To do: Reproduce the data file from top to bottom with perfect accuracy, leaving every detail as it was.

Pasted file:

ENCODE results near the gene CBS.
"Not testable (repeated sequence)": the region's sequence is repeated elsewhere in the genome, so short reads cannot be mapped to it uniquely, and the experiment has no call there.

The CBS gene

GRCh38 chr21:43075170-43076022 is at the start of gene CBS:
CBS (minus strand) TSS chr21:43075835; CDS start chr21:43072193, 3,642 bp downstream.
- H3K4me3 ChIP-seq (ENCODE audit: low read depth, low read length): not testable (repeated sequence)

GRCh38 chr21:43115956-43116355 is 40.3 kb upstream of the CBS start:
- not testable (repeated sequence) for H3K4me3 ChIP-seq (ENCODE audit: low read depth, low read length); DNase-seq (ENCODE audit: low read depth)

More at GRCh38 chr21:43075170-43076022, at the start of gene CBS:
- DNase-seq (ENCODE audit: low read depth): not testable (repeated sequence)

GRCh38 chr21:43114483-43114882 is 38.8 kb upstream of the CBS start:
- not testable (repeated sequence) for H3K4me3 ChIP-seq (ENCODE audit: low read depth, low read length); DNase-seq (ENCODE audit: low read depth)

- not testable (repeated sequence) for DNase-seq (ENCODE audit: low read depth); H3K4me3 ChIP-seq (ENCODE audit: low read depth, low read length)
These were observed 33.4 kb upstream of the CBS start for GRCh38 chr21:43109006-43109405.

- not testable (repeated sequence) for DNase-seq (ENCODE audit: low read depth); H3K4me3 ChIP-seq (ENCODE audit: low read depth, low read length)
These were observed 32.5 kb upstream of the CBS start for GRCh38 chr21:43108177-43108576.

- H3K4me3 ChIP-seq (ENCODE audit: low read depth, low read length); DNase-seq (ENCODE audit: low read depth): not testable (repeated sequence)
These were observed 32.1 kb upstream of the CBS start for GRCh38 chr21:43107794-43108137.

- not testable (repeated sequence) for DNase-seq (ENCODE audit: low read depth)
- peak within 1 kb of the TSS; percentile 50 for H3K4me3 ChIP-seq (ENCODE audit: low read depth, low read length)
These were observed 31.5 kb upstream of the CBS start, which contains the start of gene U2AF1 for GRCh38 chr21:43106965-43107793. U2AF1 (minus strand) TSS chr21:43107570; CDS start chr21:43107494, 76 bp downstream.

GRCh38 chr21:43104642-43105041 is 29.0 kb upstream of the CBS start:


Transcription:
ENCODE results near the gene CBS.
"Not testable (repeated sequence)": the region's sequence is repeated elsewhere in the genome, so short reads cannot be mapped to it uniquely, and the experiment has no call there.

The CBS gene

GRCh38 chr21:43075170-43076022 is at the start of gene CBS:
CBS (minus strand) TSS chr21:43075835; CDS start chr21:43072193, 3,642 bp downstream.
- H3K4me3 ChIP-seq (ENCODE audit: low read depth, low read length): not testable (repeated sequence)

GRCh38 chr21:43115956-43116355 is 40.3 kb upstream of the CBS start:
- not testable (repeated sequence) for H3K4me3 ChIP-seq (ENCODE audit: low read depth, low read length); DNase-seq (ENCODE audit: low read depth)

More at GRCh38 chr21:43075170-43076022, at the start of gene CBS:
- DNase-seq (ENCODE audit: low read depth): not testable (repeated sequence)

GRCh38 chr21:43114483-43114882 is 38.8 kb upstream of the CBS start:
- not testable (repeated sequence) for H3K4me3 ChIP-seq (ENCODE audit: low read depth, low read length); DNase-seq (ENCODE audit: low read depth)

- not testable (repeated sequence) for DNase-seq (ENCODE audit: low read depth); H3K4me3 ChIP-seq (ENCODE audit: low read depth, low read length)
These were observed 33.4 kb upstream of the CBS start for GRCh38 chr21:43109006-43109405.

- not testable (repeated sequence) for DNase-seq (ENCODE audit: low read depth); H3K4me3 ChIP-seq (ENCODE audit: low read depth, low read length)
These were observed 32.5 kb upstream of the CBS start for GRCh38 chr21:43108177-43108576.

- H3K4me3 ChIP-seq (ENCODE audit: low read depth, low read length); DNase-seq (ENCODE audit: low read depth): not testable (repeated sequence)
These were observed 32.1 kb upstream of the CBS start for GRCh38 chr21:43107794-43108137.

- not testable (repeated sequence) for DNase-seq (ENCODE audit: low read depth)
- peak within 1 kb of the TSS; percentile 50 for H3K4me3 ChIP-seq (ENCODE audit: low read depth, low read length)
These were observed 31.5 kb upstream of the CBS start, which contains the start of gene U2AF1 for GRCh38 chr21:43106965-43107793. U2AF1 (minus strand) TSS chr21:43107570; CDS start chr21:43107494, 76 bp downstream.

GRCh38 chr21:43104642-43105041 is 29.0 kb upstream of the CBS start: